Relationships between exercise capacity and anxiety, depression, and cognition in patients with heart failure

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Abstract

Background:

Symptoms of anxiety, depression, and cognitive impairment are common in heart failure (HF) patients, but there are inconsistencies in the literature regarding their relationship and effects on exercise capacity.

Objectives:

The aim of this study was to explore the relationships between exercise capacity and anxiety, depression, and cognition in HF patients.

Methods:

This was a secondary analysis on the baseline data of the Italian subsample (n = 96) of HF patients enrolled in the HF-Wii study. Data was collected with the 6-minute walk test (6MWT), Hospital Anxiety and Depression Scale, and Montreal Cognitive Assessment.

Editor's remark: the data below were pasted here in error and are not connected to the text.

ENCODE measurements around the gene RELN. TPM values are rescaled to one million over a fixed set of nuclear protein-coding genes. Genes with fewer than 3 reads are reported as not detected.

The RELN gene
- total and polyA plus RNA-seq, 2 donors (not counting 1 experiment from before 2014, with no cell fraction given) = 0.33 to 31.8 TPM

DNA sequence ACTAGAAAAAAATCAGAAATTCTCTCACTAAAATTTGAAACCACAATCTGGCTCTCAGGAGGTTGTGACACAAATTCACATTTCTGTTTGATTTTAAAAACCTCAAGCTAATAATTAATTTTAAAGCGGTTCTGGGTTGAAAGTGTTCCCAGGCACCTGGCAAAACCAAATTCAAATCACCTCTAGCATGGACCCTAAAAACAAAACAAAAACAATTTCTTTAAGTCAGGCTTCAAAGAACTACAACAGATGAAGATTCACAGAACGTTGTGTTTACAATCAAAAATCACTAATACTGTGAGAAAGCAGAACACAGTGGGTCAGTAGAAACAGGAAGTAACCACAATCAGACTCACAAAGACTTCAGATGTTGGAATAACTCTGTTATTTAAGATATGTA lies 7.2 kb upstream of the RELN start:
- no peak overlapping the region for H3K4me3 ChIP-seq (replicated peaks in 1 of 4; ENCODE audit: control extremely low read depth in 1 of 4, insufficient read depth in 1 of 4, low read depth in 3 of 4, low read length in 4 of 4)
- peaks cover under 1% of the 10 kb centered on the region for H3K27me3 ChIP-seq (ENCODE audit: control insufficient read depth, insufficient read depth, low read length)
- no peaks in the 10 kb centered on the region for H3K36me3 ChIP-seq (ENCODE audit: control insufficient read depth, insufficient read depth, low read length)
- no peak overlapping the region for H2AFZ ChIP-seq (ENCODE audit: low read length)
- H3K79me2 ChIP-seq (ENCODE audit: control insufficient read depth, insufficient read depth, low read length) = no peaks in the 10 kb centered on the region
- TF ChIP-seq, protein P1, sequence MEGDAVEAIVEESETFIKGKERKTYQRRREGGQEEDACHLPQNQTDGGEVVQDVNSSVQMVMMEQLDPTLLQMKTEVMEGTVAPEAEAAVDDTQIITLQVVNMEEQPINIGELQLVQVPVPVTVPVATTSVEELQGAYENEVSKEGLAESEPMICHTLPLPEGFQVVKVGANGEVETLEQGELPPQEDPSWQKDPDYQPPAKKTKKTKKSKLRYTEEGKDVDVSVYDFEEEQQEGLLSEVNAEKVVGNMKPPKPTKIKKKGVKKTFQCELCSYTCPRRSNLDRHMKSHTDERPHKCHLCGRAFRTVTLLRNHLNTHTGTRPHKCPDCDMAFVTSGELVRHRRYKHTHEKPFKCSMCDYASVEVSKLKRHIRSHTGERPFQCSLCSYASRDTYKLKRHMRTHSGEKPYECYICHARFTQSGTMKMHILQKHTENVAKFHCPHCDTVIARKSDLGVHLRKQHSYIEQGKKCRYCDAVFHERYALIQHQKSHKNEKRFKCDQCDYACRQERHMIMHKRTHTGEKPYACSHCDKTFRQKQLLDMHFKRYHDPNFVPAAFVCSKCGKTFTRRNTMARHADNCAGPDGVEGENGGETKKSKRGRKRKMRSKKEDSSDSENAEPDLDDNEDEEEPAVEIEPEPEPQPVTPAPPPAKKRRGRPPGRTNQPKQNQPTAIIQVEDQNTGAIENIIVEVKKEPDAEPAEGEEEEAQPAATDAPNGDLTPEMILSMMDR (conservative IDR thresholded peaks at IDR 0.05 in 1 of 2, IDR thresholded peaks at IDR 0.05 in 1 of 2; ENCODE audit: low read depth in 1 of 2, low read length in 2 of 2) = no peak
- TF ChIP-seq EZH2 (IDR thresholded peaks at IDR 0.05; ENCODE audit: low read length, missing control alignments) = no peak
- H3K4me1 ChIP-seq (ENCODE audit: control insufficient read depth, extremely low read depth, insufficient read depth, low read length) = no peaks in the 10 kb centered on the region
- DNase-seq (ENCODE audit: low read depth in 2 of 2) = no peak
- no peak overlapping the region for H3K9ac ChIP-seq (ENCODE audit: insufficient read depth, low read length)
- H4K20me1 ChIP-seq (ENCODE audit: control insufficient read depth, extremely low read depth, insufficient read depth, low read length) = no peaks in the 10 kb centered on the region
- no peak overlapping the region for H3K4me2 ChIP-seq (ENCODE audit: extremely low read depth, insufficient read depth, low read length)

Results:

The HF patients walked an average of 222 (SD 114) meters on the 6MWT. Patients exhibited clinically elevated anxiety (48%), depression (49%), and severe cognitive impairment (48%). Depression was independently associated with the distance walked on the 6MWT.

Conclusions:

The results of this study reinforced the role of depression in relation to exercise capacity and call for considering strategies to reduce depressive symptoms to improve outcomes of HF patients.

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